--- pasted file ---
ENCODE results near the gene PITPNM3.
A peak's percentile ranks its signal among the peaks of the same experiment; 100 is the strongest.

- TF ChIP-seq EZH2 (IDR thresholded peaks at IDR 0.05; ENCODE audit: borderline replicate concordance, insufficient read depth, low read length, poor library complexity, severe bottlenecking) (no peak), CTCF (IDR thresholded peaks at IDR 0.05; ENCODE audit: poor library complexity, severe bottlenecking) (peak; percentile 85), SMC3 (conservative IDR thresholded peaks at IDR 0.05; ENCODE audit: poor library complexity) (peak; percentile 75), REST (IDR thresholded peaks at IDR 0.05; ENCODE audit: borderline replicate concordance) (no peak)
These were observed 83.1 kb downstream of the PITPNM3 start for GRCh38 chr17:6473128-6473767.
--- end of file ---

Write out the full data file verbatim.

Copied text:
ENCODE results near the gene PITPNM3.
A peak's percentile ranks its signal among the peaks of the same experiment; 100 is the strongest.

- TF ChIP-seq EZH2 (IDR thresholded peaks at IDR 0.05; ENCODE audit: borderline replicate concordance, insufficient read depth, low read length, poor library complexity, severe bottlenecking) (no peak), CTCF (IDR thresholded peaks at IDR 0.05; ENCODE audit: poor library complexity, severe bottlenecking) (peak; percentile 85), SMC3 (conservative IDR thresholded peaks at IDR 0.05; ENCODE audit: poor library complexity) (peak; percentile 75), REST (IDR thresholded peaks at IDR 0.05; ENCODE audit: borderline replicate concordance) (no peak)
These were observed 83.1 kb downstream of the PITPNM3 start for GRCh38 chr17:6473128-6473767.